High gas demand in the region meant that for several weeks in a row, Slovakia and Hungary became the two most expensive gas hubs in Europe, displacing the usual contenders, Italy and Spain.

Go deeper: Italy's gas market – an ecosystem where price takers thrive

The Austrian CEGH spot contract, which also provides the basis for Slovakian and Hungarian gas prices, also spiked and rose above its Italian equivalent.

The phenomenon was only a seasonal one, and things returned to normal as soon as the injection season ended. But it showed the full extent of the impact Ukraine's flows can have on even the most historical gas hubs

TTF price spikes

But the impact of gas flows being drawn toward Ukraine went beyond volatility of local prices, and in a reversal of roles, hit one of Europe's most liquid hubs. A surge in demand for virtual reverse flows at the Slovakia-Ukraine border led to unprecedented price spikes on the Dutch TTF hub.

Velke Kapusany is the historical entry point on the Slovakia-Ukraine border for Russian gas destined for Central and Eastern Europe and Italy. Firm capacity is only available in the Ukraine-Slovakia direction. But gas can move virtually from Slovakia to Ukraine when interruptible reverse flow is offered by Slovakia's grid operator, Eustream.

When shippers book some of the virtual transport capacity from Slovakia to Ukraine, the volume is simply netted off physical flows from Ukraine to Slovakia.

For example, if on a given day 100 million cu m of gas are nominated to move physically from Ukraine to Slovakia via Velke Kapusany and 10 million cu m of gas are nominated for virtual reverse flow, only 90 million cu m of gas will physically enter Slovakia on that day.

So when Velke Kapusany reverse flow nominations for Monday Aug. 3 jumped almost sevenfold from the previous Friday to 44 million cu m, traders suddenly realized that of the 110 million cu m expected to enter Slovakia in forward physical mode, only 66 million cu m would actually arrive, a major and unexpected supply cut.

Traders were probably caught by surprise as Q3 2020 was the first time that so much reverse flow capacity was being made available at the Velke Kapusany reverse flow. Previous occasions involved less than 10 million cu m.

The impact of this supply cut was felt across the whole of Europe. On Aug. 3 the day-ahead price on the key TTF hub jumped Eur1.30/MWh or 25%. The corresponding contract on the German NetConnect hub rose by 95 euro cent/MWh (17.75%).

The TTF price spiked again on Sept. 1 when Velke Kapusany reverse flow nominations jumped to 55.5 million cu m from the 42 million cu m/d average in August.

Once again, strong demand for gas destined for Ukraine's storage facilities affected Europe's continental hubs.

West-East price spreads shrink

In addition to the seasonal and storage-related shifts, Ukraine is triggering a medium-to-long-term change across Europe's gas markets, one with much greater economic and geopolitical consequences than those seen so far.

Although Eastern and Southern European countries remain heavily reliant on Russian long-term contracted gas, the development of new gas hubs in this region triggered by Ukraine is slowly contributing to the diversification of regional sources of supply.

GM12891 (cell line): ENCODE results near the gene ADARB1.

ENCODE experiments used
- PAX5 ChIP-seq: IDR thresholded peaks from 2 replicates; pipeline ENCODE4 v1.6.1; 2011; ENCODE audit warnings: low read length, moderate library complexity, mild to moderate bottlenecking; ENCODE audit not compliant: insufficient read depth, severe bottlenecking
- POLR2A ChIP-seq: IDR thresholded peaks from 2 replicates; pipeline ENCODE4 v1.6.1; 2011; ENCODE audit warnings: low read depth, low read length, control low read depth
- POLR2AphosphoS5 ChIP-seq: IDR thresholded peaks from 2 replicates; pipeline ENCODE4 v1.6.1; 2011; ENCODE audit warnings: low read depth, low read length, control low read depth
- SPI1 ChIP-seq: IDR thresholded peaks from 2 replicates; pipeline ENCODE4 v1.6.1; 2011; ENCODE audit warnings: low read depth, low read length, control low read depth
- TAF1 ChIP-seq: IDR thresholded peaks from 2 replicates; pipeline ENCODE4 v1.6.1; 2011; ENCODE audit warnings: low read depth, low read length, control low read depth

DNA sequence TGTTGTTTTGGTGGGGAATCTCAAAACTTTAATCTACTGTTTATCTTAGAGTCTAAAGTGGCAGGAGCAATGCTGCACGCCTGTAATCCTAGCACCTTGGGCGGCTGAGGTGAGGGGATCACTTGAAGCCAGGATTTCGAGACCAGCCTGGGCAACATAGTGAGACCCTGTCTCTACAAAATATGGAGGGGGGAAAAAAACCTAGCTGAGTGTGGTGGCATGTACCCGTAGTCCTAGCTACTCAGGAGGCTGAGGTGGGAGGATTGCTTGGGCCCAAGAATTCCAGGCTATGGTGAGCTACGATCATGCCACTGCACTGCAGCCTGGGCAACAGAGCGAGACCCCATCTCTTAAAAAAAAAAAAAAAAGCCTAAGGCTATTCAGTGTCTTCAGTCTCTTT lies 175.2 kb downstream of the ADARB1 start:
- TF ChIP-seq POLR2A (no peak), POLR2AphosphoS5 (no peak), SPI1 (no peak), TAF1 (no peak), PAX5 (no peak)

This, over time, translates in lower gas prices and a reduced spread between prices in the West and East.

According to data recently published by the European Union Agency for the Cooperation of Energy regulators (ACER), the spread between TTF and Eastern European hub prices has been narrowing over the past few years mostly due to rising traded volumes and liquidity in the latter.

However, this trend was reversed in 2019, when gas prices across Europe saw a big drop of more than Eur3/MWh year on year in most EU member states. This was mostly due to record LNG deliveries, above average winter temperatures and well-stocked gas storage facilities.

Still, prices did not fall equally across the EU member states and members of the Energy Community, an organization aiming to extend the EU internal energy market to Southeast Europe and beyond.

For example, the estimated average hub procurement price for gas in the Czech Republic during 2018 was Eur21.070/MWh. This represented a Eur0.220/MWh premium to the Dutch TTF 2018 hub procurement price, much lower than the premium in 2017, of Eur0.640/MWh.

But in 2019 the Czech premium to the Dutch 2019 hub procurement price rose to Eur0.990/MWh because of uneven price falls across the two hubs.

According to ACER, access to a variety of sources of gas and LNG as well as the presence of well-functioning gas hubs remain key elements for reducing price differentials.

While a new LNG terminal in Croatia is expected to increase the diversity of supply sources in Eastern and Southern Europe from January 2021, the increase of gas volumes moved from West to East is expected to continue to boost gas hub development in the region and reduce the price gap between Western and Eastern Europe. That would reinforce Ukraine's active role in shaping the European gas market.